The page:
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Use of Famotidine Associated With Improved Outcomes of Hospitalized COVID-19 Patients

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In patients hospitalized with COVID-19 and not initially intubated, use of famotidine is associated with a 2-fold reduction in clinical deterioration leading to intubation or death, a retrospective study in Gastroenterology showed.

Kaplan-Meier plot showing (A) intubation-free survival and (B) survival through a maximum of 30 days after hospital admission, stratified by use of famotidine. Patients were included in the study if they survived without intubation for 2 days following hospital admission. Use of famotidine was classified as present if it was received within the first 24 hours following hospital admission (any dose, form of administration, or duration) and otherwise as absent. The at-risk time began on hospital day 2 (indicated with a dashed red line) and patients were followed until hospital day 30. This study design avoided potential for immortal time bias because the exposure was classified before the start of the at-risk period.

Famotidine is a histamine-2 receptor antagonist that suppresses gastric acid production. In vitro, famotidine inhibits HIV replication, and a computational study identified famotidine as a drug that might inhibit the 3-chymotrypsin-like protease of SARS-CoV-2, which processes proteins required for viral replication. Daniel E. Freedberg et al therefore investigated the outcomes of hospitalized patients with COVID-19 who were taking famotidine in a retrospective cohort study at a single academic center in the US.

Freedberg et al collected data from 1620 patients who tested positive for SARS-CoV-2 no more than 72 hours following admission; 84 of the patients (5.1%) had received famotidine (any dose, form of administration, or duration; median dose of 136 mg) within 24 hours of hospital admission. Patients were excluded if they died or were intubated within 48 hours following hospital admission. The primary outcome was a composite of death or endotracheal intubation from hospital day 2 to day 30 (intubation-free survival). A total of 142 (8.8%) patients were intubated and 238 (15%) died; 340 patients (21%) met the composite study outcome.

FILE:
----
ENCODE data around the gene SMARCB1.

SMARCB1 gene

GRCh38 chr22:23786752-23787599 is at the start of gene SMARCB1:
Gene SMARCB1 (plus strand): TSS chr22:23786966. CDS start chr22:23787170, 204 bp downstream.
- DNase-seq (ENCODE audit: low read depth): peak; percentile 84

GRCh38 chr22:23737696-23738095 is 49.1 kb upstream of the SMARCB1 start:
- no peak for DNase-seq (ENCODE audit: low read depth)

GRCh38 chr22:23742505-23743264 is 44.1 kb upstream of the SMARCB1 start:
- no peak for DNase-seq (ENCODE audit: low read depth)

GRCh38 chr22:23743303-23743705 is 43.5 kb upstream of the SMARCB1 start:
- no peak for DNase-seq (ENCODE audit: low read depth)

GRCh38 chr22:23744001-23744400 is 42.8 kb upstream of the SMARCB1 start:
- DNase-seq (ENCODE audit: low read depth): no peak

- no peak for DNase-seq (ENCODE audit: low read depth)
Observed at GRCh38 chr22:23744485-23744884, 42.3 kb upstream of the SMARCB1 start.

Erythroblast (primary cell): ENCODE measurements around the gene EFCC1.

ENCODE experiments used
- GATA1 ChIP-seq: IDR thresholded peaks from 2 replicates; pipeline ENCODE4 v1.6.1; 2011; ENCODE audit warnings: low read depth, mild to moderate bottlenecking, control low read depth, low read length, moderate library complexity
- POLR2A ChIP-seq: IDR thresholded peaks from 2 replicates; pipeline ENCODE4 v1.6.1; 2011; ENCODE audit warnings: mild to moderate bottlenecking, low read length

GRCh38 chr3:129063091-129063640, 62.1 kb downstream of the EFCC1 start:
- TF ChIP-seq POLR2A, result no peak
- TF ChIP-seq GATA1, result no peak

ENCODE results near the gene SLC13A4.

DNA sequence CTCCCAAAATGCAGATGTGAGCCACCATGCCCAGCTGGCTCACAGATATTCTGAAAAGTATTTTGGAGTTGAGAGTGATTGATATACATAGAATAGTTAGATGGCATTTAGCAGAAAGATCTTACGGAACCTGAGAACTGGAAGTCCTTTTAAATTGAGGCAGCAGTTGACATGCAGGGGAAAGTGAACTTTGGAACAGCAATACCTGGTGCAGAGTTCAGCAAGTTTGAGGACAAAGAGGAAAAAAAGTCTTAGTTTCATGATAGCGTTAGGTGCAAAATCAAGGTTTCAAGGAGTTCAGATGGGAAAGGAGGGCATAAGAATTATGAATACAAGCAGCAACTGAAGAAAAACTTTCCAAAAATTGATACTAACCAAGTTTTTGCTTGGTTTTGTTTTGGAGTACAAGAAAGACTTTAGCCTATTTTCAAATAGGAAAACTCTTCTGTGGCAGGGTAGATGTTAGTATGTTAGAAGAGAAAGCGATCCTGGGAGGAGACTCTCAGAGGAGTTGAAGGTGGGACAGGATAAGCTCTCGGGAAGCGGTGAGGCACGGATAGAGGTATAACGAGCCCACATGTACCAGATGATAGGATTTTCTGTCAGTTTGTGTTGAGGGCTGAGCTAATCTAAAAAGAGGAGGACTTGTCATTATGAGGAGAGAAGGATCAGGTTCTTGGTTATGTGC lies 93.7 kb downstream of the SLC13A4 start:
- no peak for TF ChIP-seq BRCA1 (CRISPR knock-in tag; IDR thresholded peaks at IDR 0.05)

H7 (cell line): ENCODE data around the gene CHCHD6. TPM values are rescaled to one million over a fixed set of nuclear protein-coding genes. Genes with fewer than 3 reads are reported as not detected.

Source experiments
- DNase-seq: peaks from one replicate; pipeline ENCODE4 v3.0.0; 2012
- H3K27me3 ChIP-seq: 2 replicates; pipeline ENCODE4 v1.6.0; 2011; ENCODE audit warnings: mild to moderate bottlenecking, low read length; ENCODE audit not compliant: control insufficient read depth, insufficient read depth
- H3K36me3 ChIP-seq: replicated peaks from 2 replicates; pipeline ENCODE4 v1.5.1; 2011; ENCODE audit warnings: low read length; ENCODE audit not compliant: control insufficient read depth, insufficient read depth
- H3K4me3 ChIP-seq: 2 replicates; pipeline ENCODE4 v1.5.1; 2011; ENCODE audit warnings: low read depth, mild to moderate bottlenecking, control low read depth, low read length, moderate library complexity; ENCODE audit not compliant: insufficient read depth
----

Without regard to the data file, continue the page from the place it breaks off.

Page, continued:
In crude analysis, use of famotidine was significantly associated with reduced risk for the composite outcome of death or intubation (see figure; log-rank P < .01). This association was mostly due to the relationship between famotidine and death (see figure; log-rank P < .01); when patients who died before intubation were excluded, there was no association between use of famotidine and intubation. After the authors adjusted for baseline patient characteristics, use of famotidine was independently associated with risk for death or intubation (adjusted hazard ratio 0.42, 95% CI, 0.21–0.85). This did not change after propensity score matching to balance covariables (hazard ratio 0.43, 95% CI 0.21–0.88).

Freedberg et al also analyzed use of proton pump inhibitors (PPIs), which also suppress gastric acid. They found no protective effect associated with use of PPIs (adjusted hazard ratio 1.34, 95% CI 1.06–1.69). Furthermore, among 784 patients without COVID-19 hospitalized during the same study period, famotidine was not associated with reduced risk for death or intubation.

How does famotidine reduce risk of death or intubation in patients with COVID-19? The authors propose that by blocking viral replication, famotidine reduces the cytokine storm during COVID-19. The median level of ferritin was 708 ng/mL (interquartile range 370–1152) among users of famotidine vs 846 ng/mL (interquartile range 406–1552) among nonusers (rank-sum P = .03).

Freedberg et al state that they assumed that the use of famotidine in this study was a continuation of home use, but documentation of why famotidine was given was poor. A letter to the editor from Vijay P. Singh et al further discusses formulations and mechanisms of famotidine in patients.

A randomized controlled trial is underway to determine whether famotidine can improve clinical outcomes in hospitalized patients with COVID-19 (NCT04370262).

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Kristine Novak

Kristine Novak

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About The Author:

Dr. Kristine Novak

Dr. Kristine Novak

Dr. Kristine Novak is a science writer and editor based in San Francisco. She has extensive experience covering gastroenterology, hepatology, immunology, oncology, clinical, and biotechnology research discoveries.

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